The message sequence of the 0-RTT session resumption and data transmission process of TLS 1.3 is as follows:

TLS 1.3 0-RTT


  • Does the TLS 1.3 protocol allow the use of RSA digital certificates?

    A common misconception is that "TLS 1.3 is not compatible with RSA digital certificates". The description in the "Signature Verification" section above shows that this is wrong. TLS 1.3 still supports the use of RSA for key exchange and authentication. However, considering the limitations of RSA, it is recommended that when building and deploying new TLS 1.3 applications, ECDHE key exchange algorithms and ECC digital certificates are preferred to achieve higher security and performance.

  • During the TLS 1.3 handshake, how does the server request the client to provide a certificate?

    In some scenarios, the server also needs to verify the identity of the client to ensure that only legitimate clients can access server resources. This is the case with mTLS (mutual TLS). During the TLS 1.3 handshake, the server can specify that the client is required to provide a certificate by sending a special CertificateRequest extension. When the server decides to ask the client for a certificate, it sends a CertificateRequest extension message after the ServerHello message. This extended message contains some necessary parameters, such as a list of supported certificate types, a list of acceptable certificate authorities, and so on. When the client receives it, it knows that the server asked it for a certificate, and it can optionally respond to the request. If the client is also configured to support mTLS and decides to provide a certificate, it provides its certificate chain by sending a Certificate message.

  • Is 0-RTT vulnerable to replay attacks?

    TLS 1.3's 0-RTT session resumption mode is non-interactive and does risk replay attacks in some cases. An attacker may repeat previously sent data to simulate a legitimate request. To avoid and reduce the risk of replay attacks to the greatest extent, TLS 1.3 provides some protection measures and suggestions:

    1. The simplest anti-replay method is that the server only allows each session ticket to be used once. For example, the server may maintain a database of all valid tickets that have not been used, deleting each ticket from the database as it is used. If an unknown ticket is received, the server falls back to a full handshake.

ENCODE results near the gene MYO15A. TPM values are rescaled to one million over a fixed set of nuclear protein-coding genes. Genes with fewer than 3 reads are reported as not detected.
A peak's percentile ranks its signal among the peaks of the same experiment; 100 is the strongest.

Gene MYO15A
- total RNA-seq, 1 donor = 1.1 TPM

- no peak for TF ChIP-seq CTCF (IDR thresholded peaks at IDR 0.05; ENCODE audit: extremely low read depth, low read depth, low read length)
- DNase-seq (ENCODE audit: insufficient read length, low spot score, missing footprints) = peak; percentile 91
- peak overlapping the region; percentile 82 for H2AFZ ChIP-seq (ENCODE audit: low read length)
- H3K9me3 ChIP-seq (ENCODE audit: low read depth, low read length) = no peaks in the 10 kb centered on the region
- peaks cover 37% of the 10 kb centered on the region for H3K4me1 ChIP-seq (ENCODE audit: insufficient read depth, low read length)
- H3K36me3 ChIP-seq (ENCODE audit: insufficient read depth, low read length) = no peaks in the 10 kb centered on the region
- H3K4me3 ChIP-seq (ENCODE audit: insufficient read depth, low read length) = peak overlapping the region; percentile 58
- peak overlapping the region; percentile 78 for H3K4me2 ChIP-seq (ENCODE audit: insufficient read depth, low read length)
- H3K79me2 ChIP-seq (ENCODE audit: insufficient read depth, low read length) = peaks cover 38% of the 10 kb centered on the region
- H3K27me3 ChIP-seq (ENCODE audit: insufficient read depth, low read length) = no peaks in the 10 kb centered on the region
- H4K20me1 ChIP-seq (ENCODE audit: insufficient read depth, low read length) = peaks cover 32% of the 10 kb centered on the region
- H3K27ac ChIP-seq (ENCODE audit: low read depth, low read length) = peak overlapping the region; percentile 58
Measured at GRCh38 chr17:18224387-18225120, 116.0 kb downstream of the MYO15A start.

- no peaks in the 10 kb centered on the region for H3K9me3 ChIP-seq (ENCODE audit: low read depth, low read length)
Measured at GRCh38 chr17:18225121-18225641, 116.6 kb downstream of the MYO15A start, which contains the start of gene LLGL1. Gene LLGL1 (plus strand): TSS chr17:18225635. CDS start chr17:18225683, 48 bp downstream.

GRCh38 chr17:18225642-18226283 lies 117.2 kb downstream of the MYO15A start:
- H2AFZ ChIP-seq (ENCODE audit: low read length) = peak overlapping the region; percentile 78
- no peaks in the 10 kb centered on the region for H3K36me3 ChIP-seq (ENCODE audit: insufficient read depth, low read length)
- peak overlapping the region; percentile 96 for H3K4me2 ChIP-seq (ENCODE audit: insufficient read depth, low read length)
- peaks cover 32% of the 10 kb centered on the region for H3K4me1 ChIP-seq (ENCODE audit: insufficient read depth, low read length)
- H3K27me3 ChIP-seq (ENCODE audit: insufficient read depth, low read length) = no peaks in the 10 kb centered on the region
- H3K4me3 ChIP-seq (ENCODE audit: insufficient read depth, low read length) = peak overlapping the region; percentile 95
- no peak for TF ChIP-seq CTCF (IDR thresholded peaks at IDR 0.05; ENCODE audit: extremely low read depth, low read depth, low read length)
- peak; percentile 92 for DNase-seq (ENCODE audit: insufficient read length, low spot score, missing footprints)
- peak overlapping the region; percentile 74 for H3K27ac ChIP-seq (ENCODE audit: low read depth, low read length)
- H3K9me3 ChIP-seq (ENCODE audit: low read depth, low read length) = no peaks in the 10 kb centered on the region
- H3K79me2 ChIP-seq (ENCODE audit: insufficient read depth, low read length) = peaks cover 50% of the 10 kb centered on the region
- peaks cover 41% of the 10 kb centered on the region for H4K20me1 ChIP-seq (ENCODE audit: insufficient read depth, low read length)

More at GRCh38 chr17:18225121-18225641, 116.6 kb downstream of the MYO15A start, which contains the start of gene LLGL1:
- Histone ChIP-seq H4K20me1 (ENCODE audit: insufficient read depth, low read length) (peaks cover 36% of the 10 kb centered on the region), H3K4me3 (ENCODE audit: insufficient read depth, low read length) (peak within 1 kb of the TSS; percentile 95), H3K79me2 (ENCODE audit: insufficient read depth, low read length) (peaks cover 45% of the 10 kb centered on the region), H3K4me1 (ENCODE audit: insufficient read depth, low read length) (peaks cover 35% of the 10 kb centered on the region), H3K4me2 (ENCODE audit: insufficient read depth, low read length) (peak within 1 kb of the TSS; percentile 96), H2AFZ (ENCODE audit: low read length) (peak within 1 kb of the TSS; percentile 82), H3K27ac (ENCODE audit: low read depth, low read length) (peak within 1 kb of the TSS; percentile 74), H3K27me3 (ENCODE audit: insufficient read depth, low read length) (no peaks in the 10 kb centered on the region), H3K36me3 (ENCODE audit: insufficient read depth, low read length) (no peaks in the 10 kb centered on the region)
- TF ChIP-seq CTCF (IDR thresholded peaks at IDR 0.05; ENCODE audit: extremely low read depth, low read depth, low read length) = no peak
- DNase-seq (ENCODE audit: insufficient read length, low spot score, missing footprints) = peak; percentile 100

2. The server may limit the time window in which session tickets are accepted, that is, the time range in which 0-RTT data is allowed to be valid. This reduces the chance of an attacker successfully replaying.
    3. Clients and servers should also use 0-RTT data only for stateless requests, that is, requests that do not affect the state of the server such as HTTP GET. For requests that need to modify the state of the server or have an impact, restrict the use of normal handshake patterns only.
    4. Another way to prevent replay is to store the unique value (usually a random value or a PSK bundled value) derived from the ClientHello message, and reject duplicates. Logging all ClientHellos would cause the state to grow without bound, but combined with #2 above, the server can log ClientHellos within a given time window and use obfuscated_ticket_age to ensure that tickets are not duplicated outside the window use.
  • If the client does not know whether the server supports TLS 1.3, how could it negotiate the TLS version via handshake?

    The TLS protocol provides a built-in mechanism for negotiating the running version between endpoints. TLS 1.3 continues this tradition. RFC 8446 Appendix D.1 "Negotiating with an Older Server" gives specific instructions:

    A TLS 1.3 client who wishes to negotiate with servers that do not support TLS 1.3 will send a normal TLS 1.3 ClientHello containing 0x0303 (TLS 1.2) in ClientHello.legacy_version but with the correct version(s) in the "supported_versions" extension. If the server does not support TLS 1.3, it will respond with a ServerHello containing an older version number. If the client agrees to use this version, the negotiation will proceed as appropriate for the negotiated protocol.

    The following screenshot of a TLS 1.3 ClientHello message decode demonstrates this. The version number of the handshake message displayed on the left is "Version: TLS 1.2 (0x0303)". At the same time, it can be seen that the cipher suite section first lists 3 TLS 1.3 AEAD cipher suites, followed by 14 TLS 1.2 regular cipher suites. On the right, there are 4 extensions - key_share, signature_algorithms, supported_groups, and support_versions. The support_versions extension includes both TLS 1.3 and TLS 1.2 version numbers. This is the TLS version list for the server to choose from. Additionally, the key_share extension includes the client's preferred key-sharing method as x25519 and secp256r1(i.e. NIST P-256)